Thrilling discovery! There is an open, searchable map for the Domesday Book:

Of course, this bodes well for my large-scale project, because the Domesday site also incorporates IMAGES OF THE ENTIRE TEXT– with English annotations to the side.  I’m unspeakably excited about finding this source (which is free, miraculously).

On a professional level, the Domesday Map contextualizes the smaller and larger steps of my own mapping project (in case you missed it)
On a more personal level, the site helps me imagine my family history.
My first documented ancestor is Ralph de la Pommerai, or Pomeroy.  He is recorded in the Domesday Book as lord of Berry [of] Pomeroy, whose castle is pictured right. I’ve spent countless hours wondering what life might have been like here, even in its original structure, but had very little material with which to work.

Despite having a genealogical book of my father’s family, I’ve never known as much about my 11th century ancestor as I would like (indeed, I’m sure I never will).  I could have known more though, had I bothered to look at the Domesday Book myself:

And although the wikipedia article is similarly helpful, it of course isn’t anything like the entry of Berry Pomeroy on the Domesday Map site:
It’s really fascinating for me to have Ralph Pomeroy’s holdings– human, animal, and land– seen in this way.  The Berry had 45 villagers, 17 smallholders, and 16 slaves.  Land for 25 ploughlands was worked by 4 lord’s teams and 17 men’s teams; although a seemingly large population, it paid relatively low tax.  How had Ralph managed that? What was his relationship like with William the Conqueror, who landed him in the first place?  With 560 sheep, how often did he eat mutton?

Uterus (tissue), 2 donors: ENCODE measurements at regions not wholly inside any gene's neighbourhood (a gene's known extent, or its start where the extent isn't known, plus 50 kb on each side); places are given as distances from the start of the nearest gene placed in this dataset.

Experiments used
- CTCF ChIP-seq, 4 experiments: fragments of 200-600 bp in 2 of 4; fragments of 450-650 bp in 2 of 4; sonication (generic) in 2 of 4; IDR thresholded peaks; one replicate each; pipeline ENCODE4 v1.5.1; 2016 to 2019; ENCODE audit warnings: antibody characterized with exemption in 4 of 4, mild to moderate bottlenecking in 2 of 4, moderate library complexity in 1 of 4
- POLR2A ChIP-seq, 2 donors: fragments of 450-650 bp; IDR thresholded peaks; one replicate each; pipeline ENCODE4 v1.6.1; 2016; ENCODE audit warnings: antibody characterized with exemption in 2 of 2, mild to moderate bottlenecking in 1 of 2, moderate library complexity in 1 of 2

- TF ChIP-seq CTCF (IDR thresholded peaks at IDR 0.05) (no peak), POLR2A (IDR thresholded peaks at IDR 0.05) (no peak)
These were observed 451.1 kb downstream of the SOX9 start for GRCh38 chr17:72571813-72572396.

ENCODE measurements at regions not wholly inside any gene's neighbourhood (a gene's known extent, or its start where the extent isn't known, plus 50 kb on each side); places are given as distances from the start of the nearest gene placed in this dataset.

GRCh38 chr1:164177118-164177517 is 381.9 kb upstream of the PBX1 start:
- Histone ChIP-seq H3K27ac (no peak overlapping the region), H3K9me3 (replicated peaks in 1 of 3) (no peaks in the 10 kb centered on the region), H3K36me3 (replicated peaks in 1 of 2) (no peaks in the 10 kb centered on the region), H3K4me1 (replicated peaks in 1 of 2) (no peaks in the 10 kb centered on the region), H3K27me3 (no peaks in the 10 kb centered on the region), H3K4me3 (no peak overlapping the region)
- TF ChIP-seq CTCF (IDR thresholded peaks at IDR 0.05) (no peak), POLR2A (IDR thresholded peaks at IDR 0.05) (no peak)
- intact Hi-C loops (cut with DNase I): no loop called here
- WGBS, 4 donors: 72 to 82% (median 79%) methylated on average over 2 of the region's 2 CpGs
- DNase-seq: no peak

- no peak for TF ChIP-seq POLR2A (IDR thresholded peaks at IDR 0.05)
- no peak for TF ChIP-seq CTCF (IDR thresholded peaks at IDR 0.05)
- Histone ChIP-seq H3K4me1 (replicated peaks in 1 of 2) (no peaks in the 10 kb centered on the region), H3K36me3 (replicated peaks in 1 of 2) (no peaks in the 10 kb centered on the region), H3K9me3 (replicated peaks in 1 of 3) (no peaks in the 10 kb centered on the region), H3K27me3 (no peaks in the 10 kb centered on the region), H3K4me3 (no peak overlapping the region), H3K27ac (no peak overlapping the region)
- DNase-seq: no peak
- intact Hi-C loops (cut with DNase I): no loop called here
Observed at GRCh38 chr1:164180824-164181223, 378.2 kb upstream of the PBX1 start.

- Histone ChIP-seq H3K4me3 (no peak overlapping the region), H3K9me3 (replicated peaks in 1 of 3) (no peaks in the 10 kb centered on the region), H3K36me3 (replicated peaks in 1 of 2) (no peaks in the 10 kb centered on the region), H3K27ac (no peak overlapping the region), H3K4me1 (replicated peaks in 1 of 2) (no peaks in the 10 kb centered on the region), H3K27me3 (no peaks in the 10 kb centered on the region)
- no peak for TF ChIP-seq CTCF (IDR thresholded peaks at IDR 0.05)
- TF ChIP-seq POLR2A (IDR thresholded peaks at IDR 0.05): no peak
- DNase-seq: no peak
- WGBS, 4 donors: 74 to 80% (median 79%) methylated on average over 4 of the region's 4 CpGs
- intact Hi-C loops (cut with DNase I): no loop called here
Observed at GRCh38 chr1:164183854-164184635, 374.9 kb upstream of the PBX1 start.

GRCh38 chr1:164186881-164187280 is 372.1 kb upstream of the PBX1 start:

Clicking on him brought me to a map of all sites associated with his name (even if not the same person, as the disclaimer notes).  I found that his holdings extended beyond that one (now purportedly haunted) castle ruins that I’ve known about for so long. Not surprisingly, all 136 locations affiliated with Ralph Pomeroy are in Devon.

As excited as I am to find personal, familial fulfillment in this project, I’m perhaps equally enthused by its implications for mapping the Anglo-Saxon Chronicles.  Who knows what someone else might find? What personal or academic impact might my project, even in its smallest version, have on someone else?

And this is exactly my purpose, as I’ve written about in earlier posts.  There is a problem with medievalists, their sources, their audiences, and accessibility.  Amazingly, this map– a form perhaps first employed to mark boundaries– is now breaking them down.

Until soon, fellow revolutionaries.
(speaking of ironic use of “revolutionaries”– has anyone read the article about the Pope’s speech in Cuba’s Revolutionary Square?)